Kyler Murray

Kyler Murray was sidelined for the Arizona Cardinals Monday Night Football game against the San Francisco 49ers, but ESPN’s analysts kept him at the center of their pregame show, and not in a good way.

Usually, starting quarterbacks missing a national broadcast is a bad thing for the network, but ESPN’s Monday Night Countdown crew treated Murray’s absence as if it was a positive as they hyped backup Colt McCoy. Leading the charge against Murray was his former teammate Larry Fitzgerald, along with his Monday Night Countdown co-analysts Robert Griffin III and Steve Young.

Fitzgerald began the four-minute segment by praising McCoy’s leadership ability, implying Murray doesn’t contain the same skill.

“The conversations with former teammates were glowing about his leadership — leading meetings, taking the onus,” Fitzgerald said of McCoy. “If he makes a mistake, saying, ‘That was on me, I’m gonna get it fixed.’ That’s a big part of being a leader.”

The backup quarterback is often the most popular player on a team because they represent the unknown. But we know what McCoy is. He’s 36 years old and amassed just 11 wins in his NFL career as a starter. Kudos to McCoy for being accountable, but acting like he’s a better option under center at this point in their careers is oddly disrespectful to Murray.

While Fitzgerald focused on McCoy, Griffin bluntly pointed the finger at Murray for the Cardinals’ struggles this season that has put head coach Kliff Kingsbury on the hot seat.

“You pay the man $230 million, there must have been something that you saw that you liked,” Griffin said of the massive contract Murray signed with Arizona in the offseason. “For me, it just seems like Kyler’s on his own sheet of music when he’s playing the game. He’s on the sidelines, he’s having arguments with the head coach. It’s like David Ruffin in The Temptations, right? And Kyler Murray is David Ruffin.”

“I would go back to what they did in the preseason. They made him call plays just to show him how difficult it was. I would take it a step further. I would make Kyler Murray install the offense every week for the rest of the season because he is the one that is seeing the game at the quarterback position,” Griffin continued, believing that by handing the offense over to Murray, he would receive all the blame when it doesn’t work.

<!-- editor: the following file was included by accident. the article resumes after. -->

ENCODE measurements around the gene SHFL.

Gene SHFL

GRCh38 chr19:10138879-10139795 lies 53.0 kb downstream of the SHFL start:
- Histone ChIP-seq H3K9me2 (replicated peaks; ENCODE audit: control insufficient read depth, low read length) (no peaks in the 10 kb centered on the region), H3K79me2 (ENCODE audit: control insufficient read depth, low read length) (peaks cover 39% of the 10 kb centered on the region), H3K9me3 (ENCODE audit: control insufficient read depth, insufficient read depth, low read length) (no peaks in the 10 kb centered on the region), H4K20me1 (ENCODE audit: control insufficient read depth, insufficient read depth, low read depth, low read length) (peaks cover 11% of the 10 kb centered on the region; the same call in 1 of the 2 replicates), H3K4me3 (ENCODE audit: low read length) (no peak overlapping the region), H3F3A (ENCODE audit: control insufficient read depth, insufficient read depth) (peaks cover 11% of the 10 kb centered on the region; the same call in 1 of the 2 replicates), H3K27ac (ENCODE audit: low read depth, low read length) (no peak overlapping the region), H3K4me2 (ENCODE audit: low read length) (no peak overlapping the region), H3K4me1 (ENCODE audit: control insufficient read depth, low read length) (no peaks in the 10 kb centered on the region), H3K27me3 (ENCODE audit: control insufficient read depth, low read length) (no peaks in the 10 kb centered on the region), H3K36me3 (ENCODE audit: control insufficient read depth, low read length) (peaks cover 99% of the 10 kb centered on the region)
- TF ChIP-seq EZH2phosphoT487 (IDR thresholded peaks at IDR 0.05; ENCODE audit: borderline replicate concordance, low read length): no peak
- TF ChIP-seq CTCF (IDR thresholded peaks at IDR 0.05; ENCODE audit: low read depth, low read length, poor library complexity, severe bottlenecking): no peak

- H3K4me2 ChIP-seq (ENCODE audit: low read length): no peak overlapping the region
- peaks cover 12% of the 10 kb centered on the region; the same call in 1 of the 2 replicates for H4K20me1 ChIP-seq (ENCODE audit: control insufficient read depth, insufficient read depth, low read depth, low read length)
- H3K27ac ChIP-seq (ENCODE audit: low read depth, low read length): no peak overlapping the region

Hall-of-Famer Steve Young took a turn at assessing Murray next, claiming it’s time for the quarterback to go back to school.

“Kyler Murray his whole life has had the answers to every athletic test that he’s ever taken. He’s gotten A+’s through middle school, high school, college, and then even early here in the NFL,” Young said. “The NFL will have its referendum, and I think it’s happening now for Kyler. He’s whip-smart and he knows everything, but there is a part of playing great quarterback that is going back to school. That’s what Patrick Mahomes has done, that’s what Josh Allen (has done), that’s what Dak Prescott has talked about doing.”

Those are some harsh assessments for someone who was very recently believed to be a superstar in the NFL. One year ago, Murray was arguably the most exciting player in the league and was considered to be a candidate for MVP. But after a poor finish to the 2021 NFL season, a curious film study clause in his contract, and a disappointing first half in 2022, Monday Night Countdown appeared confident in questioning Murray’s ability to lead, study, and be coached. If 25-year-old Kyler Murray is washed, maybe 36-year-old Colt McCoy is the future.

[ESPN, via Charles Robinson]

About Brandon Contes

Brandon Contes is a staff writer for Awful Announcing and The Comeback. He previously helped carve the sports vertical for Mediaite and spent more than three years with Barrett Sports Media. Send tips/comments/complaints to